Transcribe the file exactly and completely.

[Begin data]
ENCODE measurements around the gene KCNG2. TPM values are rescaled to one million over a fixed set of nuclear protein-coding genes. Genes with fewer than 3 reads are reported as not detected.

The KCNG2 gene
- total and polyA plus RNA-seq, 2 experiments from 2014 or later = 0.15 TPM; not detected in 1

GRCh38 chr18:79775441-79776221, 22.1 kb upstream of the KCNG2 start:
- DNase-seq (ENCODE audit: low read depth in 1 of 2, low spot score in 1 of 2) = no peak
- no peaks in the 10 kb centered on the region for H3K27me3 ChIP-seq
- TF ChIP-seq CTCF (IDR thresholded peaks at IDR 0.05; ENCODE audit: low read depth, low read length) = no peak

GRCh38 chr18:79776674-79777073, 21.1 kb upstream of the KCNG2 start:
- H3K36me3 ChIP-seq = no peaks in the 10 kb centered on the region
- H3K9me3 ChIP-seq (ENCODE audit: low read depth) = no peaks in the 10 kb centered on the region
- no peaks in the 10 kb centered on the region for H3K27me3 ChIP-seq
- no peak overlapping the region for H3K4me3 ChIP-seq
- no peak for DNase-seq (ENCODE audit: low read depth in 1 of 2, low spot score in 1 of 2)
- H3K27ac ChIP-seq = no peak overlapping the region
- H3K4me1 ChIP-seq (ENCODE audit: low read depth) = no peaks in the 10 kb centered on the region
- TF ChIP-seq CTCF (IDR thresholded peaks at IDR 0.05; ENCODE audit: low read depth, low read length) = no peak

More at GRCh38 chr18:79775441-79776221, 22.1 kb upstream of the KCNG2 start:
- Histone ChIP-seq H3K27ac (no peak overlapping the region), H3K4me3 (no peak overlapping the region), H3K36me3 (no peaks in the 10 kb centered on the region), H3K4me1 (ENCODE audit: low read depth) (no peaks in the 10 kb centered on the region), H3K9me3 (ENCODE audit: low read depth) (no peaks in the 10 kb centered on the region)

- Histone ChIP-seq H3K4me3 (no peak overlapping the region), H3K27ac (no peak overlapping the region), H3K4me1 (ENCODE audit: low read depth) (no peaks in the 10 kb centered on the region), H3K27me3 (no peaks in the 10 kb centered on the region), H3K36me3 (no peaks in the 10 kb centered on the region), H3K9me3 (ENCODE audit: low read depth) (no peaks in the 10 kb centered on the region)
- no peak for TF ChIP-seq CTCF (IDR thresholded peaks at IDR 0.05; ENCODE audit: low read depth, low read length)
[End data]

ENCODE measurements around the gene KCNG2. TPM values are rescaled to one million over a fixed set of nuclear protein-coding genes. Genes with fewer than 3 reads are reported as not detected.

The KCNG2 gene
- total and polyA plus RNA-seq, 2 experiments from 2014 or later = 0.15 TPM; not detected in 1

GRCh38 chr18:79775441-79776221, 22.1 kb upstream of the KCNG2 start:
- DNase-seq (ENCODE audit: low read depth in 1 of 2, low spot score in 1 of 2) = no peak
- no peaks in the 10 kb centered on the region for H3K27me3 ChIP-seq
- TF ChIP-seq CTCF (IDR thresholded peaks at IDR 0.05; ENCODE audit: low read depth, low read length) = no peak

GRCh38 chr18:79776674-79777073, 21.1 kb upstream of the KCNG2 start:
- H3K36me3 ChIP-seq = no peaks in the 10 kb centered on the region
- H3K9me3 ChIP-seq (ENCODE audit: low read depth) = no peaks in the 10 kb centered on the region
- no peaks in the 10 kb centered on the region for H3K27me3 ChIP-seq
- no peak overlapping the region for H3K4me3 ChIP-seq
- no peak for DNase-seq (ENCODE audit: low read depth in 1 of 2, low spot score in 1 of 2)
- H3K27ac ChIP-seq = no peak overlapping the region
- H3K4me1 ChIP-seq (ENCODE audit: low read depth) = no peaks in the 10 kb centered on the region
- TF ChIP-seq CTCF (IDR thresholded peaks at IDR 0.05; ENCODE audit: low read depth, low read length) = no peak

More at GRCh38 chr18:79775441-79776221, 22.1 kb upstream of the KCNG2 start:
- Histone ChIP-seq H3K27ac (no peak overlapping the region), H3K4me3 (no peak overlapping the region), H3K36me3 (no peaks in the 10 kb centered on the region), H3K4me1 (ENCODE audit: low read depth) (no peaks in the 10 kb centered on the region), H3K9me3 (ENCODE audit: low read depth) (no peaks in the 10 kb centered on the region)

- Histone ChIP-seq H3K4me3 (no peak overlapping the region), H3K27ac (no peak overlapping the region), H3K4me1 (ENCODE audit: low read depth) (no peaks in the 10 kb centered on the region), H3K27me3 (no peaks in the 10 kb centered on the region), H3K36me3 (no peaks in the 10 kb centered on the region), H3K9me3 (ENCODE audit: low read depth) (no peaks in the 10 kb centered on the region)
- no peak for TF ChIP-seq CTCF (IDR thresholded peaks at IDR 0.05; ENCODE audit: low read depth, low read length)